The following items are gleaned from our GetHiking! enewsletters for Charlotte, the Triad and the Triangle, and our GetExploring! Greenville enewsletter. All enewsletters are delivered, upon request, to subscribers’ email boxes on Mondays. If you’d like to sign up for this free service, email

Our next Classic Hike Great Smoky Mountains

View from Mt. Sterling
View from Mt. Sterling

The next hike in our North Carolina Classic Hikes series will be Sunday, April 26, in the Mt. Sterling/Cataloochee Valley area of the Great Smoky Mountains National Park. Again, we will have both a long hike and a short hike.
Long Hike: 15.6 miles. This hike gets the climbing out of the way up front with a 6-mile climb up 5,842-foot Mt. Sterling. The summit is topped by a boreal forest. Good views, especially if you’re willing to climb the fire tower. From there, we descend Mt. Sterling Ridge Trail, then continue a downward trajectory along Pretty Hollow Creek to Palmer Creek and the Cataloochee Valley. There, history awaits in the form of five restored buildings open for touring, as well as a herd of elk that wander into the valley in late afternoon.
Short Hike: 7.4 miles. The short hike begins at the same trailhead as the Long,  but after a mile heads toward the Little Cataloochee

Cataloochee Valley
Cataloochee Valley

community where you’ll see an old church and cabin, as well as a steady climb that takes you over two gaps, before dropping into the Cataloochee Valley.
Learn more about the Long Hike and the Short Hike, and about our GetHiking! North Carolina’s Classic Hikes series at our GetHiking! Triangle Meetup page and here.


Upcoming GetExploring! adventures: Fish, fling, paddle

We’ve got a lot coming up in Greenville in the next few weeks. Here’s a quick rundown:

Kayak Fishing Clinic, Thursday, March 19, 7 p.m. GOPC Greenville store. Topic: fishing kayaks and the assorted options out there, and how to rig your fishing kayak. Something for novices and advanced fisherfolk alike.
More info here.
paddleDisc Golf Clinic, Saturday, March 21, 2 p.m. West Meadowbrook Park, Greenville. We’ll go over the various discs, rules and the mechanics of a good fling. Practice throwing, maybe play a round or two.
More info here.
Disc Golf Tournament, Sunday, March 22, 2 p.m. West Meadowbrook Park, Greenville. With your new-found knowledge from Saturday’s clinic, see what tournament play is like, in an 18-hole, shotgun start tournament. There’s a fee ($5 in advance, $7 at the tournament), but there are also prizes and the proceeds go to benefit the Tar River Foundation.
More info here.
Gear.DiscsPaddle Safety Day, Saturday, April 4, 1-4 p.m. GOPC Greenville store. A great opportunity to make sure your paddle craft is ship-shape, in this clinic conducted with the local branch of the US Coast Guard Auxiliary.
More info here.
Paddle from Town Common to Port Terminal, Saturday, April 4, 5 p.m. Town Common Park. You got your canoe or kayak inspected, now take it for a spin on this short paddle.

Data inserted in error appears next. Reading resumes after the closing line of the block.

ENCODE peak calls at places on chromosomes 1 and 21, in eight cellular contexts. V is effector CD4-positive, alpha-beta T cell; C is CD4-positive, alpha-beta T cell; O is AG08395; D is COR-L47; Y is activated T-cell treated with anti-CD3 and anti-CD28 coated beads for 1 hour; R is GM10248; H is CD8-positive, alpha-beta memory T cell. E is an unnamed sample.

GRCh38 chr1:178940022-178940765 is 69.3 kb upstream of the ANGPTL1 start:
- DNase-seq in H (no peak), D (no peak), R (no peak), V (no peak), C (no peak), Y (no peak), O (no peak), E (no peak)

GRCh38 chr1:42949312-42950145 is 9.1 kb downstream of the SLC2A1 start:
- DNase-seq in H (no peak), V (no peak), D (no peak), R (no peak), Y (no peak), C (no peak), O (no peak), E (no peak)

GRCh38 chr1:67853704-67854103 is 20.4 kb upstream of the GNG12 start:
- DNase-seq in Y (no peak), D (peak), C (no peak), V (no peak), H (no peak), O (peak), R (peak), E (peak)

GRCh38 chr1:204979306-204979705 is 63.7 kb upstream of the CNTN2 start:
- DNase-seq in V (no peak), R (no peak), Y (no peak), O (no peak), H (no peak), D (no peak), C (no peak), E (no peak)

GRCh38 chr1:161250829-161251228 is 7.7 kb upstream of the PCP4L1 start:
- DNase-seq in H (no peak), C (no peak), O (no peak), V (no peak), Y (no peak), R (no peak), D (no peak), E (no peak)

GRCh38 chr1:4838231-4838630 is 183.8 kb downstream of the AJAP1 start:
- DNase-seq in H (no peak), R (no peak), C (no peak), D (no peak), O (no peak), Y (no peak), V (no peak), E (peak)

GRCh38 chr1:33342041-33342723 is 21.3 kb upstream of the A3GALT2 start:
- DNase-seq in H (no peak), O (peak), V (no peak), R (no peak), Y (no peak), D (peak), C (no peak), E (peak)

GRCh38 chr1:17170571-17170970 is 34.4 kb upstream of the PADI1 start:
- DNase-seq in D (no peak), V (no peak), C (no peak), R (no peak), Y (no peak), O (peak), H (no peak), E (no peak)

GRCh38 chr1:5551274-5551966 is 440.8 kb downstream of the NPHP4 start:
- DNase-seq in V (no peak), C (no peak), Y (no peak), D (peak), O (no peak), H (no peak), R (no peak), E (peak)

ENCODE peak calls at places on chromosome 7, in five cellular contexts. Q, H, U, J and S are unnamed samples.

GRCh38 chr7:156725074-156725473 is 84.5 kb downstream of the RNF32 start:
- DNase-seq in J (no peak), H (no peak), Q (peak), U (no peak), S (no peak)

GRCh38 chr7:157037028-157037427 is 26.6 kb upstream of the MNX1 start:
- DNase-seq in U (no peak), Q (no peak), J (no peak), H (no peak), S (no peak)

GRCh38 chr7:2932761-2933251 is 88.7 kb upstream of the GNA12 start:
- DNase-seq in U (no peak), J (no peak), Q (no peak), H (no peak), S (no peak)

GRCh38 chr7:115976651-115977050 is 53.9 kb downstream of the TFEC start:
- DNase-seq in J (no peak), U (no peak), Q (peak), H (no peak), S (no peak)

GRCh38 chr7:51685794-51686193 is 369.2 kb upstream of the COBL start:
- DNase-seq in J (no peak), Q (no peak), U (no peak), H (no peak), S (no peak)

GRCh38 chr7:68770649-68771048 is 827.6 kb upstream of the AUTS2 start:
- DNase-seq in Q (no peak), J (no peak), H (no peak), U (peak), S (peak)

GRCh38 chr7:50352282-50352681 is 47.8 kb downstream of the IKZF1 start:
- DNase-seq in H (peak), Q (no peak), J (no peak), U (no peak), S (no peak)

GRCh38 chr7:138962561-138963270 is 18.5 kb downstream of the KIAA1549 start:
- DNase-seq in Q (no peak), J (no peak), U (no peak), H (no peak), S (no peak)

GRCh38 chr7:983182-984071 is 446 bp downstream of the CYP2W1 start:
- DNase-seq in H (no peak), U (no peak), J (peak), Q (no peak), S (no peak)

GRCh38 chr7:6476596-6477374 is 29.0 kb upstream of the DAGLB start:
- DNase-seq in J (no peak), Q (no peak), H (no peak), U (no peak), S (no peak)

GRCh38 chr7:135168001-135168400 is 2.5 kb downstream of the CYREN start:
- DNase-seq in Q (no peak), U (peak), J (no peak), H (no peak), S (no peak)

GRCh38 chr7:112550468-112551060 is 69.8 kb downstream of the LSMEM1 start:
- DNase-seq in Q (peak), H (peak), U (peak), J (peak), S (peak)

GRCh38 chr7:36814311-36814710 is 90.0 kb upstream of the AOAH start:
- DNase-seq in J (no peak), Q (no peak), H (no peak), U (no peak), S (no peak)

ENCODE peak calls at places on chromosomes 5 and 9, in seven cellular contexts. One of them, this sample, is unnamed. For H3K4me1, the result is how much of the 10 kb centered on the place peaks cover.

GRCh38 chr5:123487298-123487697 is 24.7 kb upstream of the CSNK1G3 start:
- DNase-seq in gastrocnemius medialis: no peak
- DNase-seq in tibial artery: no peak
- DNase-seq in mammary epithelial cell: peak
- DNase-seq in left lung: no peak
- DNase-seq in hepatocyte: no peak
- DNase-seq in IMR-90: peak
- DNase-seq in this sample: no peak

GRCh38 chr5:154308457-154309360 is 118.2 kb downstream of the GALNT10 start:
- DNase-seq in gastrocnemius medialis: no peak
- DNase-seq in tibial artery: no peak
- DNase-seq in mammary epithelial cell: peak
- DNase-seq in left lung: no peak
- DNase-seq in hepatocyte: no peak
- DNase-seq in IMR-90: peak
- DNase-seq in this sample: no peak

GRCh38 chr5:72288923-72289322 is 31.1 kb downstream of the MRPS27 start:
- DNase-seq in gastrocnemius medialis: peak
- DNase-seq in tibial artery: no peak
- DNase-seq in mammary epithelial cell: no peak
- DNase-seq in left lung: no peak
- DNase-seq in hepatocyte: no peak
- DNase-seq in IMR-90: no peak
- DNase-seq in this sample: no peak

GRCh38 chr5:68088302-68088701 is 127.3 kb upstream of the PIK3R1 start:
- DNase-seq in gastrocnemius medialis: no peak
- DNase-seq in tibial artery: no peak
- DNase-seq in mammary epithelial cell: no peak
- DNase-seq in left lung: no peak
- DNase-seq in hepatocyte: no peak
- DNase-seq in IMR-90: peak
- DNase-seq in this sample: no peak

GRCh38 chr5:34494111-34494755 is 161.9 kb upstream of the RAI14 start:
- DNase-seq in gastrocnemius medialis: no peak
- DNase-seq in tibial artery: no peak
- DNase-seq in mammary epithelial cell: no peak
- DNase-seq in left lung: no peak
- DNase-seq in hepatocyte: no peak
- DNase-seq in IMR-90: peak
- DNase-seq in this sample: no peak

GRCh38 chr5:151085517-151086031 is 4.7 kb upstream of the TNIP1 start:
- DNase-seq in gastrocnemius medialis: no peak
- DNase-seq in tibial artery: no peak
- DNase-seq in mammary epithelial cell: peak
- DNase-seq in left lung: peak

More info here.

Our last adventure: Hiking the Eno (finally)

It was canceled in February by cold and snow, it was postponed from Saturday by an insistent rain. Sunday, though, proved the charm, as we finally got to hike the Fews Ford Access of Eno River State Park. We stuck to trails on the Eno’s north side: the Buckquarter Creek, Holden Mill, Ridge and Shakori. Seven miles of hiking in all, including: a) sightings of the first spring wildflowers of the season, and; b) a challenging crossing of the somewhat swollen Buckquarter Creek, linking the Buckquarter and Holden Mill trails. A good day of adventure.

Gear We Like: Sea-to-Summit Ultra-Sil Pack Cover

Gear.PackCoverA little rain shouldn’t keep you off the trail, provided you and your gear are protected from the elements. As for the latter, Lindsey, Great Outdoor Provision Co.’s shop manager in Greenville, recommends the Sea-to-Summit Ultra-Sil Pack Cover. Why?
“This is my preferred rain cover for several reasons. At less than 5 ounces and super compressible (large size packs smaller than a soda can), I can throw this in any pack and not loose any storage capability. The cordura material it is made from is super durable and difficult to tear.  A drawstring and mid-back retention strap keep the cover secure over a pack.  With a large drain hole and attached stuff sack, this really is everything you could want in a pack cover!”
Comes in sizes XS through L, to fit packs up to 95 liters, and is available in a variety of colors. Price range is $30-$45.

Tip of the Week: Your local forecast

Tip.WeatherAnother quick word on following the weather. As hike day approaches, we pay close attention to the weather forecast. In years of doing so, we’ve discovered that the more local the forecast, the more accurate it tends to be. It just makes sense that local meteorologists, who deal with a focused area, will be able to devote more time to analyzing the various local weather models. They also are likely clued into some of the local quirks and anomalies that defy definition by computer models. And, these sites tend to be less bloated with pop-ups, ads and graphics that make it hard to find what you want and slow the process.
So what are some good local forecasts to follow? Read on …

Resource of the week: Local forecasts

Here are some of the local forecasts we consult before a hike.
Ray’s Weather: The undisputed source for what’s happening — and likely to happen — in North Carolina’s high country. Broken down by county., Charlotte: Featuring Brad Panovich, the official meteorologist for, Triangle: Hyperventilates at the prospect of snow, but otherwise a good source., Greenville (NC): Good info that isn’t buried in an avalanche of graphics., Triad: Another straightforward, easy-to-digest site.